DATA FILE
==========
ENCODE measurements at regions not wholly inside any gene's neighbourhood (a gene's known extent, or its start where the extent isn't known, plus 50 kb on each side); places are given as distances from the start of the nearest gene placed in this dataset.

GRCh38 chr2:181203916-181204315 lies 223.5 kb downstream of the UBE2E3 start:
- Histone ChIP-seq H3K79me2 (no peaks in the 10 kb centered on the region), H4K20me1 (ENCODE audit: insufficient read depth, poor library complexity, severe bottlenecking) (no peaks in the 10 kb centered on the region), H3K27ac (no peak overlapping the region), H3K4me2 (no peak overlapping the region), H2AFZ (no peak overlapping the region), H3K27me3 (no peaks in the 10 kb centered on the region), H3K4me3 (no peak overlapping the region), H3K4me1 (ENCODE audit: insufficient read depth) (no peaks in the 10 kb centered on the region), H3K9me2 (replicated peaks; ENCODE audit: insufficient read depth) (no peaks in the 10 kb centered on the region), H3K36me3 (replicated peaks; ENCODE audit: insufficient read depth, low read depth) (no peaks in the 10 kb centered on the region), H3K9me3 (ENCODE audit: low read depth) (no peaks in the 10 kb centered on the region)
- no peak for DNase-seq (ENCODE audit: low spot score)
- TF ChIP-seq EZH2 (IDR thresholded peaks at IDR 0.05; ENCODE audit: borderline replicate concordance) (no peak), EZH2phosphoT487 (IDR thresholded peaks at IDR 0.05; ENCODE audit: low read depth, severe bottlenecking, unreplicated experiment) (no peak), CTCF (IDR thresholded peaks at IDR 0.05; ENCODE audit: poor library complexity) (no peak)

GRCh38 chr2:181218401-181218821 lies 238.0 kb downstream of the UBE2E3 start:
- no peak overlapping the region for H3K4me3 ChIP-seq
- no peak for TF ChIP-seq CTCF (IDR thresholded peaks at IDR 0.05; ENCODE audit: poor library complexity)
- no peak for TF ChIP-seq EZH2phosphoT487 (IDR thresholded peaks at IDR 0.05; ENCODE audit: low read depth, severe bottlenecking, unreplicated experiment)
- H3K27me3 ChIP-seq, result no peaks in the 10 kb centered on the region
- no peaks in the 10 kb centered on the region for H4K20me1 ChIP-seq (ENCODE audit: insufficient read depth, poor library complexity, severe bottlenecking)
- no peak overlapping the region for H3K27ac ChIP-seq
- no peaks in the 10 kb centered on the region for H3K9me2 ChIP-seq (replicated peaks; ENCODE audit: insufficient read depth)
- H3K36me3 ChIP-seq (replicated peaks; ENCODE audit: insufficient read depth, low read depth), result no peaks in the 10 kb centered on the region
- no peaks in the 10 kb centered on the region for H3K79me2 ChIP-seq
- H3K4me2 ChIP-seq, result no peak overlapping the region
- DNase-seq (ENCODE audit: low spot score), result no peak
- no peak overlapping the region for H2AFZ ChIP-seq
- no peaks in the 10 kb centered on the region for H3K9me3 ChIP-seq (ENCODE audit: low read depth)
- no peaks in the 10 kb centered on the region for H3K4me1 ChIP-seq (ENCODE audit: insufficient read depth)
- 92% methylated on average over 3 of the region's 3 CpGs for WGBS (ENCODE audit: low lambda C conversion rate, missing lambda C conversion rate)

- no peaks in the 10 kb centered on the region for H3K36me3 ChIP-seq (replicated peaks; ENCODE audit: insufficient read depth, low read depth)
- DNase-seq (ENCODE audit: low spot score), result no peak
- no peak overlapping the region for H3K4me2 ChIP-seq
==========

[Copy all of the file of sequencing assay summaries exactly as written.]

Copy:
ENCODE measurements at regions not wholly inside any gene's neighbourhood (a gene's known extent, or its start where the extent isn't known, plus 50 kb on each side); places are given as distances from the start of the nearest gene placed in this dataset.

GRCh38 chr2:181203916-181204315 lies 223.5 kb downstream of the UBE2E3 start:
- Histone ChIP-seq H3K79me2 (no peaks in the 10 kb centered on the region), H4K20me1 (ENCODE audit: insufficient read depth, poor library complexity, severe bottlenecking) (no peaks in the 10 kb centered on the region), H3K27ac (no peak overlapping the region), H3K4me2 (no peak overlapping the region), H2AFZ (no peak overlapping the region), H3K27me3 (no peaks in the 10 kb centered on the region), H3K4me3 (no peak overlapping the region), H3K4me1 (ENCODE audit: insufficient read depth) (no peaks in the 10 kb centered on the region), H3K9me2 (replicated peaks; ENCODE audit: insufficient read depth) (no peaks in the 10 kb centered on the region), H3K36me3 (replicated peaks; ENCODE audit: insufficient read depth, low read depth) (no peaks in the 10 kb centered on the region), H3K9me3 (ENCODE audit: low read depth) (no peaks in the 10 kb centered on the region)
- no peak for DNase-seq (ENCODE audit: low spot score)
- TF ChIP-seq EZH2 (IDR thresholded peaks at IDR 0.05; ENCODE audit: borderline replicate concordance) (no peak), EZH2phosphoT487 (IDR thresholded peaks at IDR 0.05; ENCODE audit: low read depth, severe bottlenecking, unreplicated experiment) (no peak), CTCF (IDR thresholded peaks at IDR 0.05; ENCODE audit: poor library complexity) (no peak)

GRCh38 chr2:181218401-181218821 lies 238.0 kb downstream of the UBE2E3 start:
- no peak overlapping the region for H3K4me3 ChIP-seq
- no peak for TF ChIP-seq CTCF (IDR thresholded peaks at IDR 0.05; ENCODE audit: poor library complexity)
- no peak for TF ChIP-seq EZH2phosphoT487 (IDR thresholded peaks at IDR 0.05; ENCODE audit: low read depth, severe bottlenecking, unreplicated experiment)
- H3K27me3 ChIP-seq, result no peaks in the 10 kb centered on the region
- no peaks in the 10 kb centered on the region for H4K20me1 ChIP-seq (ENCODE audit: insufficient read depth, poor library complexity, severe bottlenecking)
- no peak overlapping the region for H3K27ac ChIP-seq
- no peaks in the 10 kb centered on the region for H3K9me2 ChIP-seq (replicated peaks; ENCODE audit: insufficient read depth)
- H3K36me3 ChIP-seq (replicated peaks; ENCODE audit: insufficient read depth, low read depth), result no peaks in the 10 kb centered on the region
- no peaks in the 10 kb centered on the region for H3K79me2 ChIP-seq
- H3K4me2 ChIP-seq, result no peak overlapping the region
- DNase-seq (ENCODE audit: low spot score), result no peak
- no peak overlapping the region for H2AFZ ChIP-seq
- no peaks in the 10 kb centered on the region for H3K9me3 ChIP-seq (ENCODE audit: low read depth)
- no peaks in the 10 kb centered on the region for H3K4me1 ChIP-seq (ENCODE audit: insufficient read depth)
- 92% methylated on average over 3 of the region's 3 CpGs for WGBS (ENCODE audit: low lambda C conversion rate, missing lambda C conversion rate)

- no peaks in the 10 kb centered on the region for H3K36me3 ChIP-seq (replicated peaks; ENCODE audit: insufficient read depth, low read depth)
- DNase-seq (ENCODE audit: low spot score), result no peak
- no peak overlapping the region for H3K4me2 ChIP-seq